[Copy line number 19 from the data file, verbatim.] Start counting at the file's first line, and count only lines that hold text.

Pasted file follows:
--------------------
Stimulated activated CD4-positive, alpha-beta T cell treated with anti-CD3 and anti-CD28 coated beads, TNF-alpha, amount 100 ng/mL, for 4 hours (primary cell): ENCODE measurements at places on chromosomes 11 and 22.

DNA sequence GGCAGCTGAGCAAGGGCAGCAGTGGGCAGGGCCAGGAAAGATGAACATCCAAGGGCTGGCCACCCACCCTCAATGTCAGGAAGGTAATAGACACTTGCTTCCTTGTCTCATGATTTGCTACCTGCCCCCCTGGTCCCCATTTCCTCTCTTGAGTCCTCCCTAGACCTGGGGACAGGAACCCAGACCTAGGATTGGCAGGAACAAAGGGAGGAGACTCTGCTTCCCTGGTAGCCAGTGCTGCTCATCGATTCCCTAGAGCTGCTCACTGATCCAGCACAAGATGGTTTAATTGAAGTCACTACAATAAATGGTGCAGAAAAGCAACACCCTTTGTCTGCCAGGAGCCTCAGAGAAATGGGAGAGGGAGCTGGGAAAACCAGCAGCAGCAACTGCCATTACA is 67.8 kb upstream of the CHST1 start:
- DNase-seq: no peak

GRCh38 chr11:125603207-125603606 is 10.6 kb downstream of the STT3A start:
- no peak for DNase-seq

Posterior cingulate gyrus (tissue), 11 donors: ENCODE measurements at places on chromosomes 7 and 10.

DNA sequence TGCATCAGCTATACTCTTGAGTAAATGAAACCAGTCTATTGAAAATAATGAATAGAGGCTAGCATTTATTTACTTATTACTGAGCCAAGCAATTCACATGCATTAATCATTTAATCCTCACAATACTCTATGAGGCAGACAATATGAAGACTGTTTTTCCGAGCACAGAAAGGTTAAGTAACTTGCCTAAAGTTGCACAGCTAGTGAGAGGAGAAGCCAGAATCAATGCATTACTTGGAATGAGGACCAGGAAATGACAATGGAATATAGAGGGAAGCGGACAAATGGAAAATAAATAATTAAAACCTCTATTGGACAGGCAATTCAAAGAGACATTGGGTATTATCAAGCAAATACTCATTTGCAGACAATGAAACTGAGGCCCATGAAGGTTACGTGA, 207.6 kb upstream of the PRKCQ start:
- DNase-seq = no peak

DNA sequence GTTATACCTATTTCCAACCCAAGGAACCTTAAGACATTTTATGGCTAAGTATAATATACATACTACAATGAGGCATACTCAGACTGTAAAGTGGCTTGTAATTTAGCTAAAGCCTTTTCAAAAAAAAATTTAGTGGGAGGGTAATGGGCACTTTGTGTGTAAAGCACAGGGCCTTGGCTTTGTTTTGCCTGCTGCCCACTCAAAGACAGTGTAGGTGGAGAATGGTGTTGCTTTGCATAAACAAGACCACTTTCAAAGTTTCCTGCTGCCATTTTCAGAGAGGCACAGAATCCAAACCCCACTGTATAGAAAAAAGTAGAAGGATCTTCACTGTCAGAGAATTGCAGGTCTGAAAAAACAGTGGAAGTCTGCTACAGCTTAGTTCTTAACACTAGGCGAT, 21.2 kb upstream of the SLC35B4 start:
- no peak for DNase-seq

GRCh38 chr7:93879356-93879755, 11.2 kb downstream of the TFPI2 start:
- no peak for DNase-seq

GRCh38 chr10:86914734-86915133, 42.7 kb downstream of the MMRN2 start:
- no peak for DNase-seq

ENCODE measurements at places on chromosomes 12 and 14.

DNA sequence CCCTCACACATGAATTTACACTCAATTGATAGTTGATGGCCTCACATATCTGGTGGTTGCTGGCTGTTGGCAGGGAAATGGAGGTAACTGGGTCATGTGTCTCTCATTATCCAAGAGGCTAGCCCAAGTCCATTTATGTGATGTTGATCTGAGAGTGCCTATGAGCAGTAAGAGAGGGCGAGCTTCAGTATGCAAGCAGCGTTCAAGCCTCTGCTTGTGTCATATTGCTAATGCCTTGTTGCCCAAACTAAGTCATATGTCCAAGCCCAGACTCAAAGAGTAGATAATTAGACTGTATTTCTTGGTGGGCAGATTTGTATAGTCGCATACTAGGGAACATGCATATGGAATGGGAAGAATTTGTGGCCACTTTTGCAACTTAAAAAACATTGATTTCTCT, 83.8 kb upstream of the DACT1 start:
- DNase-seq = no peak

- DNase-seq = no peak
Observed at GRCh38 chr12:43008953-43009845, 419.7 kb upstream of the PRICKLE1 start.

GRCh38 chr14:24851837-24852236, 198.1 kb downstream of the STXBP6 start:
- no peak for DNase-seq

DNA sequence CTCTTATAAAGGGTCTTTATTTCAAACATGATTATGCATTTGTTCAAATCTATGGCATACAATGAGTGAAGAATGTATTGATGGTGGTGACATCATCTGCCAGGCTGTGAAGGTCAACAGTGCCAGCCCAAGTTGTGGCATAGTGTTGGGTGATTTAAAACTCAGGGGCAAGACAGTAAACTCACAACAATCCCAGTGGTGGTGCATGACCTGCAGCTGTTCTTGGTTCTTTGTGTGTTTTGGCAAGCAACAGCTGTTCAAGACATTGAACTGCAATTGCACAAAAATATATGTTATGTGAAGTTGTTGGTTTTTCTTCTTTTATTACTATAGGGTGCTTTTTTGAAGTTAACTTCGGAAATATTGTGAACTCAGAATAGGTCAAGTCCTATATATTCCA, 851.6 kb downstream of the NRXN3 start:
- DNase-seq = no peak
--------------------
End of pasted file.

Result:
Observed at GRCh38 chr12:43008953-43009845, 419.7 kb upstream of the PRICKLE1 start.